by WorldTribune Staff, February 24, 2019
In his budget proposal announced last week, Connecticut Gov. Ned Lamont called for tolls for all cars and trucks on the state’s highways, expanded sales taxes on dozens of new items, and a $15 minimum wage.
None of the newly-installed Democratic governor’s proposals involved cutting spending.
According to Truth in Accounting, Connecticut is considered a “sinkhole state” – it doesn’t have enough assets to cover its debt. In September, the state ranked 49th in the nation for fiscal health, with only New Jersey ranking below it.
“Because Connecticut doesn’t have enough money to pay its bills, it has a $69.8 billion financial hole,” said the citizen’s financial watchdog group. “To fill it, each Connecticut taxpayer would have to send $53,400 to the state.”
Connecticut has projected budget deficits of $1.5 billion and $2.2 billion in the next two years, according to the Hartford Courant, which reported that Lamont’s budget “is built largely around new revenue and limited growth. He called for spending increases of 1.7 percent in the first year and 3.4 percent in the second year.”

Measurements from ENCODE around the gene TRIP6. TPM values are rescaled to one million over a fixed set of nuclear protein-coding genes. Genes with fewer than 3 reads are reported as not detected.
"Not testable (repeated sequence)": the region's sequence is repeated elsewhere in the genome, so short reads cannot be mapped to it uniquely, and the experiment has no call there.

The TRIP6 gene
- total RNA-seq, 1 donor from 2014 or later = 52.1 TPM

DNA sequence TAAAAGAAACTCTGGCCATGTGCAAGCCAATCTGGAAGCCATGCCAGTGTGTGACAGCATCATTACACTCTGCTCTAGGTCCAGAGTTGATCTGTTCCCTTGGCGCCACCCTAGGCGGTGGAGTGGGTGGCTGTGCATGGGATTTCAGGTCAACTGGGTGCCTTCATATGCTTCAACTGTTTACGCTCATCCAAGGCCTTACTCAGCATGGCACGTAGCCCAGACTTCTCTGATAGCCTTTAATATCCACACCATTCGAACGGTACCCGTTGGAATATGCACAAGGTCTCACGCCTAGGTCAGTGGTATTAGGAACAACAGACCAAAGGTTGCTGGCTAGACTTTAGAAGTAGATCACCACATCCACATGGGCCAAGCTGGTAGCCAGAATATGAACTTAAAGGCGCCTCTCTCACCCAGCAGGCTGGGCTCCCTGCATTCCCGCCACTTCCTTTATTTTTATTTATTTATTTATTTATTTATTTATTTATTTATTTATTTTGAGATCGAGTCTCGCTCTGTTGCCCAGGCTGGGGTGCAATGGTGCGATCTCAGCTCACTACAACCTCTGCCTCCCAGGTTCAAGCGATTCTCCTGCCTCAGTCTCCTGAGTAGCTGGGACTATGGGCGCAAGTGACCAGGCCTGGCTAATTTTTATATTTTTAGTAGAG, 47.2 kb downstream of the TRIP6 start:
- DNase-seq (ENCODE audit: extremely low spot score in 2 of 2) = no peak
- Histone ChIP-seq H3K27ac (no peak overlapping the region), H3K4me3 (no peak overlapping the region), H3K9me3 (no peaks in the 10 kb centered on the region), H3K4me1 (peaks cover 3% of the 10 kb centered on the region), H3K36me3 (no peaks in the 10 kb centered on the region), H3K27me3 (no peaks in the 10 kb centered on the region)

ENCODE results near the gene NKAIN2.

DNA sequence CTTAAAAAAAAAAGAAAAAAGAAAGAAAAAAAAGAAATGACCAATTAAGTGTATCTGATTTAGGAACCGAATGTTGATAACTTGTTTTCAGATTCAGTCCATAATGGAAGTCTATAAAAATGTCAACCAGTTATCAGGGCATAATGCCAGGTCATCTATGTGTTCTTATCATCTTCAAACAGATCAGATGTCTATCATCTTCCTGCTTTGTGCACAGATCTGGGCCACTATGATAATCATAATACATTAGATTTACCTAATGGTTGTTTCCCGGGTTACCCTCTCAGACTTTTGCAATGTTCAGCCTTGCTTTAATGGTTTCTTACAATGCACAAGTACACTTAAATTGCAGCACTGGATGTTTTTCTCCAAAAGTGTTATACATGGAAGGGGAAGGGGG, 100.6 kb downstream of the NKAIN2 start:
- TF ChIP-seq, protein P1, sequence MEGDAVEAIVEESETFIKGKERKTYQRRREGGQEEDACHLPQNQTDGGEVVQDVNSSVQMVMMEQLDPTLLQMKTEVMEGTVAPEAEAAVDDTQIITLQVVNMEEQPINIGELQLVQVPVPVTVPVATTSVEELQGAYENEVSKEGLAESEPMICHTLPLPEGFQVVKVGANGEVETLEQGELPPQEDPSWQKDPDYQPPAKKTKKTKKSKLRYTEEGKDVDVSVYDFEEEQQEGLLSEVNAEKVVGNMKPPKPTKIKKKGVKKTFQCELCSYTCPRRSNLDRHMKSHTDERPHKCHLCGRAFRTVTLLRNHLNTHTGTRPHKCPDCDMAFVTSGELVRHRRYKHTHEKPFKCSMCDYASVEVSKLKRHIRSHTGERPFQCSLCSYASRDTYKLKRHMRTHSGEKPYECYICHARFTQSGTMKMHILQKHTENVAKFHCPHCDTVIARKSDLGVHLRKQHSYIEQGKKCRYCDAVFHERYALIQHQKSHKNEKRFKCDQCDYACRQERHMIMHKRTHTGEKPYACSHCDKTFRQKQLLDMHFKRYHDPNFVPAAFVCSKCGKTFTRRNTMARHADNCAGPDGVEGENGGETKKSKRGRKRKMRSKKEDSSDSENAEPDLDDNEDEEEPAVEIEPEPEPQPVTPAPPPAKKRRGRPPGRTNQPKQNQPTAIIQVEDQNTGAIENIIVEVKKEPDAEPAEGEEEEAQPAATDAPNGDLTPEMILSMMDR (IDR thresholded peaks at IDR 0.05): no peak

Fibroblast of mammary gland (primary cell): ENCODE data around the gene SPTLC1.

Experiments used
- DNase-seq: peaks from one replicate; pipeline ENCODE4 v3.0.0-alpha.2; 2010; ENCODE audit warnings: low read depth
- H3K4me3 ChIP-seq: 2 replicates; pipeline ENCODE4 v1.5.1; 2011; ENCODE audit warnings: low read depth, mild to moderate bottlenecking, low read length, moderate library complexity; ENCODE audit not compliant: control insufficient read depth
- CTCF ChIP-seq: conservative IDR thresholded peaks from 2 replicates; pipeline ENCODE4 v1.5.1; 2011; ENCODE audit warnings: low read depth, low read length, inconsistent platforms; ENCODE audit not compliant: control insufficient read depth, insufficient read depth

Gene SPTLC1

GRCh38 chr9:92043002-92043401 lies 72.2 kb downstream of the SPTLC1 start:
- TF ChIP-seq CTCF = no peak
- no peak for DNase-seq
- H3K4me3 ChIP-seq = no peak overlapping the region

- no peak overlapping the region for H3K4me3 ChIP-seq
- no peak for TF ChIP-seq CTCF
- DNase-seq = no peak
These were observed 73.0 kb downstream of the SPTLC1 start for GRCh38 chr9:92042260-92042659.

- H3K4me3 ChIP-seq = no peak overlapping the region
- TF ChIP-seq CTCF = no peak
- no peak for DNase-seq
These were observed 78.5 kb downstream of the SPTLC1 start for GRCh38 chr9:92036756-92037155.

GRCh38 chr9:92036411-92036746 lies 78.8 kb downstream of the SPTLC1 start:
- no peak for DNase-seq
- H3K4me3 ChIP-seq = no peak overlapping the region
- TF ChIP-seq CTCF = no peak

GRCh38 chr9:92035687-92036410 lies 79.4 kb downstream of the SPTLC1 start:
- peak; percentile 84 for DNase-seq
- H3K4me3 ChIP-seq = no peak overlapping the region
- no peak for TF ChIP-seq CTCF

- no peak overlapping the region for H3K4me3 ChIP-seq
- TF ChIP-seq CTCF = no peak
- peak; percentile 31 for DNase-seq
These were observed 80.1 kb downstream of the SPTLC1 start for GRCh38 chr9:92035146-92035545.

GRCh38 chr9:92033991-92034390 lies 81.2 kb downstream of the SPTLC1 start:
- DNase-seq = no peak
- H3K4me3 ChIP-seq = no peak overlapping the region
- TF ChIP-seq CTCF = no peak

In a state whose residents are already among the highest taxed in the nation, Lamont’s proposal includes sales tax increases on everything from vehicle trade-ins to sugary drinks, barber shops and salons and digital downloads.
Many in the state were particularly angered over proposed new tolls on vehicles. Connecticut eliminated tolling booths completely in 1989.
Lamont proposed installing 53 electronic overhead toll gantries across what is the third smallest state in the United States – for all cars and trucks. During his campaign, Lamont had said tolls would be limited to large trucks.
“He took one of his most fundamental campaign promises – that he wasn’t going to put up tolls on cars – and he lied to the taxpayers and he lied to the voters,” former Republican gubernatorial nominee Bob Stefanowski said in an interview on WTIC NewsTalk 1080. “And then when he changed his mind – rather than coming forward and talking to people – he dumped it on a Saturday morning editorial on a three-day weekend.”
During a recent anti-toll rally in Enfield, a woman who lives in Massachusetts and owns a business in Windsor, Connecticut said that “I never thought I’d see the day where I’d be taxed to drive to work to earn the money to pay my income tax. To me that’s absolutely un-American,” NBC CT reported.